Ordinance restricting Plano City Council votes involving campaign contributors to remain in place

plano council chambers
Plano City Council members indicated some potential changes that could occur would be related to stricter enforcement, more language to limit potential loopholes and a possible time limit that would allow a council member to still vote on an issue related to a donor if the donation was received at least four years prior. (Community Impact Newspaper file photo)

Plano City Council members indicated some potential changes that could occur would be related to stricter enforcement, more language to limit potential loopholes and a possible time limit that would allow a council member to still vote on an issue related to a donor if the donation was received at least four years prior. (Community Impact Newspaper file photo)

Plano City Council said it would not repeal an ordinance that forces council members to withdraw from any vote that may benefit a donor who contributed more than $1,000 to their campaign.

Mayor John Muns and Council Members Kayci Prince, Rick Grady, Maria Tu and Julie Holmer previously stated at a July 26 meeting they would be in favor of repealing or amending the ordinance. Council Members Rick Smith, Shelby Williams and Anthony Ricciardelli expressed willingness to discuss potential changes but said they would not be in favor of a repeal.

During the Oct. 25 meeting, council members unanimously agreed that after further discussions and feedback from residents, they would keep the ordinance with a few possible amendments.

Council members indicated some potential changes that could occur would be related to stricter enforcement, more language to limit potential loopholes and a possible time limit that would allow a council member to still vote on an issue related to a donor if the donation was received at least four years prior.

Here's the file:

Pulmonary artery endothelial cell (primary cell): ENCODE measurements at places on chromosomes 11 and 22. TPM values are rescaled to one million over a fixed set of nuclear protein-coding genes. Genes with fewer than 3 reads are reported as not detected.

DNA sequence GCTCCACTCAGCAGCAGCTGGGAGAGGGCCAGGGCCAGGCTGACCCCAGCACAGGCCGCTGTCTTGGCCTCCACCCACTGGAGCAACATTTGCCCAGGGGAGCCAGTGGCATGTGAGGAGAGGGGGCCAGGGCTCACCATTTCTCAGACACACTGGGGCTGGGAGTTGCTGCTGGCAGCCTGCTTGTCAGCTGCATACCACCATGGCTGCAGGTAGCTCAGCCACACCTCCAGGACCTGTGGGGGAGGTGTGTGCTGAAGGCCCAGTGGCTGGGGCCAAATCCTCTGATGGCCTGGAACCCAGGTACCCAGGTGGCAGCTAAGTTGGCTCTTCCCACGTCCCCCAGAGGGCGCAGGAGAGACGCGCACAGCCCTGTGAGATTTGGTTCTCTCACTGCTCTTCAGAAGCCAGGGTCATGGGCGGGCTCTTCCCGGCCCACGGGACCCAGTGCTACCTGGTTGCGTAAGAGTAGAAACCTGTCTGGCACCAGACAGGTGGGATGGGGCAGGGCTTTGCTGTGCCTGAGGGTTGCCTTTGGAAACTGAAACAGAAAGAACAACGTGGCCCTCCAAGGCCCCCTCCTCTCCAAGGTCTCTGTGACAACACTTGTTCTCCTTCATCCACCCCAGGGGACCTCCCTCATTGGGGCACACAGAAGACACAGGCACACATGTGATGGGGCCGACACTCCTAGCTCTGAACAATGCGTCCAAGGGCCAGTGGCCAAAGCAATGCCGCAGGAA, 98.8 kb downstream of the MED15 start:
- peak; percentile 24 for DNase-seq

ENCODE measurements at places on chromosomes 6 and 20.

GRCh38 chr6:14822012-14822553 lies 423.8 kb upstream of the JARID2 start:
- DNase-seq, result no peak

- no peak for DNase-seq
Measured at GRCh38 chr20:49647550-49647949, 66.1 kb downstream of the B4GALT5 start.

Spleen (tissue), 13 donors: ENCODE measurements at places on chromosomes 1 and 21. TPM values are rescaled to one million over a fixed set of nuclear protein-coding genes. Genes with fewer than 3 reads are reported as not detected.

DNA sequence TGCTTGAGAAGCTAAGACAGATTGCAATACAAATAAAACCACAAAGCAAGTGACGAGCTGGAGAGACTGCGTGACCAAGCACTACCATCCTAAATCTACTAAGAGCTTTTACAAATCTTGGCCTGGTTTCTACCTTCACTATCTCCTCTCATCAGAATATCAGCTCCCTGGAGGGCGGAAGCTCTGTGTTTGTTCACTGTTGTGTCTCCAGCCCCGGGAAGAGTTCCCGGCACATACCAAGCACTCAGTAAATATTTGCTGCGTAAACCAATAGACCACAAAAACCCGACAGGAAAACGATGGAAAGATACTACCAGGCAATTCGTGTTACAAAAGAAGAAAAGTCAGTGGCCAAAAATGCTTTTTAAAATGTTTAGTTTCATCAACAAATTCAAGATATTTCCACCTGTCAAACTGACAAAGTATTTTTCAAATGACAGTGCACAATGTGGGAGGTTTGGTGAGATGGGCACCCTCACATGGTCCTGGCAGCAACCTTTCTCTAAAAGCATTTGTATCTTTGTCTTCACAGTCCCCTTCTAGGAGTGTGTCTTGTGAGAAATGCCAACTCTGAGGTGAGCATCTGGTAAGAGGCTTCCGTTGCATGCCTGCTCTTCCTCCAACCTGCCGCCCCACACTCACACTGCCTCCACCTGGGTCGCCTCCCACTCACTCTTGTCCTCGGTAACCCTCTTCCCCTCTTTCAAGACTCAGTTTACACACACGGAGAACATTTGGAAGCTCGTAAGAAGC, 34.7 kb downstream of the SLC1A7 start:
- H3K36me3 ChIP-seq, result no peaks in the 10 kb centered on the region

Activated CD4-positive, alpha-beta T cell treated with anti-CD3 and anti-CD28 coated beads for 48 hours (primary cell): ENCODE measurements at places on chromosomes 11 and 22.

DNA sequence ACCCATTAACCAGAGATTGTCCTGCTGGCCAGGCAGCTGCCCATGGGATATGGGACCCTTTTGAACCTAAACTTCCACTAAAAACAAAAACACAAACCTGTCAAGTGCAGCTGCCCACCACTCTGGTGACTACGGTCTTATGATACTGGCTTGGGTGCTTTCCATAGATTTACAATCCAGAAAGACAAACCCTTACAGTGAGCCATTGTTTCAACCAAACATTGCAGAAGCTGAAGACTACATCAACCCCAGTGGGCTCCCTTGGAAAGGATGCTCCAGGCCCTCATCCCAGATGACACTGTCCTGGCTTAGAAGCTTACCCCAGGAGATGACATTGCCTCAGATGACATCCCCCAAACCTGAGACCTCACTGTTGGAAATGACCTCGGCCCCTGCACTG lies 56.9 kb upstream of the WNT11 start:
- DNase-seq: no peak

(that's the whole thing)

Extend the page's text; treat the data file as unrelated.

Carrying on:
City Manager Mark Israelson said staff would present the potential amendments at a future meeting.


Plano resident Colleen Aguilar-Epstein said during the public comments at the meeting that the ordinance should be even stricter.

“I would limit it to $250,” Aguilar-Epstein said. “I think anything that allows for a conflict of interest should be eliminated.”

The ordinance was originally sponsored by Smith and former Council Member Lily Bao. The measure, Smith said, is not meant to target any specific council member but to avoid a misperception from the community.

“There seems to be a perception ... that there could be some ethical concerns on council,” Smith said. “We will not tolerate ethics violations that could occur like this. I'm so glad we are going to keep it.”

Muns said that he has no issues with keeping the ordinance.

“And I have no problem with putting a time limit on it. From what we gathered, leaving it alone is what the council is leaning towards,” Muns said.

The ordinance, which was originally enacted in a 4-3 vote last December, can be seen here.
By Erick Pirayesh
Erick Pirayesh joined Community Impact Newspaper in May 2021. He is a graduate of the University of Northern Colorado Journalism and Media Studies program. He previously served as editor-in-chief of The Channels student newspaper in Santa Barbara, California.


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